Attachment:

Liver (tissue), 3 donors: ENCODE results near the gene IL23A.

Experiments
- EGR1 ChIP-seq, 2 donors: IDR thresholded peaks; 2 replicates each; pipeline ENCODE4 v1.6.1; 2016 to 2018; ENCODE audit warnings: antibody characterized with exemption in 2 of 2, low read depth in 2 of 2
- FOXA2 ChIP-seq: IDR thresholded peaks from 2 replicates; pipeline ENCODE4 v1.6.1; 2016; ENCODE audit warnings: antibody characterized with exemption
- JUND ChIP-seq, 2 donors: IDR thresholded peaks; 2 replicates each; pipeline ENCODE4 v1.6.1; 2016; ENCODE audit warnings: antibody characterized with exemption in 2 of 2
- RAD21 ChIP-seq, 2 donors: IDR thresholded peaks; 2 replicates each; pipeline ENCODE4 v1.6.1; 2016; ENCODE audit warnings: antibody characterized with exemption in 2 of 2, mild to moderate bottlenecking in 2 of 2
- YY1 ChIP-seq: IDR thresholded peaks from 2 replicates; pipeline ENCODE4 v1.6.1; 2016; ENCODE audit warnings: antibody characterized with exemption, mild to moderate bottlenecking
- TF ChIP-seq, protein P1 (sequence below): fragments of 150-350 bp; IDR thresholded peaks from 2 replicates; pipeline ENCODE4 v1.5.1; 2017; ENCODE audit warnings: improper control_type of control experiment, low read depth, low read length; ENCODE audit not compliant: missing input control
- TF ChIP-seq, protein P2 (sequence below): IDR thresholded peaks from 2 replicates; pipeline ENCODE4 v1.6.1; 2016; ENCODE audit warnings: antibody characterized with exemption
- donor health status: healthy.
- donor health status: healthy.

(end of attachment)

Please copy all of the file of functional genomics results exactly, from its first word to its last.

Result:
Liver (tissue), 3 donors: ENCODE results near the gene IL23A.

Experiments
- EGR1 ChIP-seq, 2 donors: IDR thresholded peaks; 2 replicates each; pipeline ENCODE4 v1.6.1; 2016 to 2018; ENCODE audit warnings: antibody characterized with exemption in 2 of 2, low read depth in 2 of 2
- FOXA2 ChIP-seq: IDR thresholded peaks from 2 replicates; pipeline ENCODE4 v1.6.1; 2016; ENCODE audit warnings: antibody characterized with exemption
- JUND ChIP-seq, 2 donors: IDR thresholded peaks; 2 replicates each; pipeline ENCODE4 v1.6.1; 2016; ENCODE audit warnings: antibody characterized with exemption in 2 of 2
- RAD21 ChIP-seq, 2 donors: IDR thresholded peaks; 2 replicates each; pipeline ENCODE4 v1.6.1; 2016; ENCODE audit warnings: antibody characterized with exemption in 2 of 2, mild to moderate bottlenecking in 2 of 2
- YY1 ChIP-seq: IDR thresholded peaks from 2 replicates; pipeline ENCODE4 v1.6.1; 2016; ENCODE audit warnings: antibody characterized with exemption, mild to moderate bottlenecking
- TF ChIP-seq, protein P1 (sequence below): fragments of 150-350 bp; IDR thresholded peaks from 2 replicates; pipeline ENCODE4 v1.5.1; 2017; ENCODE audit warnings: improper control_type of control experiment, low read depth, low read length; ENCODE audit not compliant: missing input control
- TF ChIP-seq, protein P2 (sequence below): IDR thresholded peaks from 2 replicates; pipeline ENCODE4 v1.6.1; 2016; ENCODE audit warnings: antibody characterized with exemption
- donor health status: healthy.
- donor health status: healthy.